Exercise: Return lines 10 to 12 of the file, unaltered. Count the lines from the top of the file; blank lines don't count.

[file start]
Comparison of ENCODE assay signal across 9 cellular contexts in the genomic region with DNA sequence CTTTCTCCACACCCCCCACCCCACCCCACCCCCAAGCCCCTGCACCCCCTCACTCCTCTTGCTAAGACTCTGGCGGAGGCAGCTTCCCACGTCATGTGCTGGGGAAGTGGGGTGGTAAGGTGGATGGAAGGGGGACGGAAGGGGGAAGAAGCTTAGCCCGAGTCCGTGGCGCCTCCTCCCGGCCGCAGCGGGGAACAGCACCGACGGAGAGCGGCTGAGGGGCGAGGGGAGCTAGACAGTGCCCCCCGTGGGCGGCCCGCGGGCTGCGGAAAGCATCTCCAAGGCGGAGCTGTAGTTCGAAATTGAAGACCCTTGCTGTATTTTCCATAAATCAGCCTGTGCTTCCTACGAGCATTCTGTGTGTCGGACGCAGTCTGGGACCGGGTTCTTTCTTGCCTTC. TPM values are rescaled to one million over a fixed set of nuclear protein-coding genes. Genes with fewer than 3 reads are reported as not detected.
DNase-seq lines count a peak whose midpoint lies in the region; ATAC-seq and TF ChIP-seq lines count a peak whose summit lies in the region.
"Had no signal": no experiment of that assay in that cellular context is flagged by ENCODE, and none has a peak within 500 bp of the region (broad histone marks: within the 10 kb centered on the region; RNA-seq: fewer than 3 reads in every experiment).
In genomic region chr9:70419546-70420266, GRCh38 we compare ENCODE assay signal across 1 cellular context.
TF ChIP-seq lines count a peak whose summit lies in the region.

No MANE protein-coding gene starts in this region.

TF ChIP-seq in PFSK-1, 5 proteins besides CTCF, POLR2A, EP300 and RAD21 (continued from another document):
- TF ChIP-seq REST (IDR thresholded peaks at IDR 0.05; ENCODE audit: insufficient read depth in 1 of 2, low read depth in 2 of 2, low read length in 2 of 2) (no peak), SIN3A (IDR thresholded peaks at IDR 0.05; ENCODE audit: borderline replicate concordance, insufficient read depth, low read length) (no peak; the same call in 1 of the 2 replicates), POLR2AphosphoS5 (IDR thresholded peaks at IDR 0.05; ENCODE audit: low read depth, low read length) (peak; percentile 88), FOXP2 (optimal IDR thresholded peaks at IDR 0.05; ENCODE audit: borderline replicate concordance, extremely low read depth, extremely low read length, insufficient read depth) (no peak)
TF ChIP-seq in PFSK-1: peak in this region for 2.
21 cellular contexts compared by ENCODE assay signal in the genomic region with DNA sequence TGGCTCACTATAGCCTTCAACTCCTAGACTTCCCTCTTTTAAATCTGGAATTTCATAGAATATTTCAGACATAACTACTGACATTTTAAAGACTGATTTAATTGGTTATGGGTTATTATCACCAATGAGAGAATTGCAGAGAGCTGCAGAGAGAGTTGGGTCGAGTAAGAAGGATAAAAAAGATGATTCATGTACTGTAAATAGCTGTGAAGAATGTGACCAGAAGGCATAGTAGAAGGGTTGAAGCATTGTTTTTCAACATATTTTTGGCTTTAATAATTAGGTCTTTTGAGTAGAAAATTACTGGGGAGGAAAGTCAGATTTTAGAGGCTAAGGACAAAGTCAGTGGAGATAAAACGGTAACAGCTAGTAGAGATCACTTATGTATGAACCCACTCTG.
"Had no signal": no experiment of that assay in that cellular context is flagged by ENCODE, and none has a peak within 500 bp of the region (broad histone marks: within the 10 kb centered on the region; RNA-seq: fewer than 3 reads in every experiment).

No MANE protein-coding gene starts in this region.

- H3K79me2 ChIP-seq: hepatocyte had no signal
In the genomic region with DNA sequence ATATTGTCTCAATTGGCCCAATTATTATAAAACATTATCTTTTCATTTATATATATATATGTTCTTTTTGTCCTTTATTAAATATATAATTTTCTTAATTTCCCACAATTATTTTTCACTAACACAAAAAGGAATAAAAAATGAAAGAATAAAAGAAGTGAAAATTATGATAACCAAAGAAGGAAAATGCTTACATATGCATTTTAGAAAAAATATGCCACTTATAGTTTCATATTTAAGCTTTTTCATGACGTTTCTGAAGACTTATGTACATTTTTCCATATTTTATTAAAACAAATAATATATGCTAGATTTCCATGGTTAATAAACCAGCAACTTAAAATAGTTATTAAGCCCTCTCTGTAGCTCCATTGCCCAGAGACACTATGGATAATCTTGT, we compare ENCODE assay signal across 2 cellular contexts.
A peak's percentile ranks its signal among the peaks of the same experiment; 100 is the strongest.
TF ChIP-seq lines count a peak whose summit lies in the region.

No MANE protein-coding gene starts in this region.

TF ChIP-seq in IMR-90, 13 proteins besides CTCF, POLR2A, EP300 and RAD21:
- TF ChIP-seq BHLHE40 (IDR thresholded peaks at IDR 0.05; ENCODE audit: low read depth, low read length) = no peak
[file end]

21 cellular contexts compared by ENCODE assay signal in the genomic region with DNA sequence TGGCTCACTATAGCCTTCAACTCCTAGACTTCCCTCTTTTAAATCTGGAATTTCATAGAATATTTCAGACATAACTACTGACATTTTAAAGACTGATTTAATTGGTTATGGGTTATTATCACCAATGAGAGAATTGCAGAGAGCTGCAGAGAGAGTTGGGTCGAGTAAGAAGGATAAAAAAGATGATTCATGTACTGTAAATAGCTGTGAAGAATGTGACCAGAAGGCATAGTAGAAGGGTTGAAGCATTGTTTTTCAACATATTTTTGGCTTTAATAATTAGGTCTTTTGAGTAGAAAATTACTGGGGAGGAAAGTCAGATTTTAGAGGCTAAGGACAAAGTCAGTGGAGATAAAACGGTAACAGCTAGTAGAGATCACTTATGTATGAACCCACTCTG.
"Had no signal": no experiment of that assay in that cellular context is flagged by ENCODE, and none has a peak within 500 bp of the region (broad histone marks: within the 10 kb centered on the region; RNA-seq: fewer than 3 reads in every experiment).

No MANE protein-coding gene starts in this region.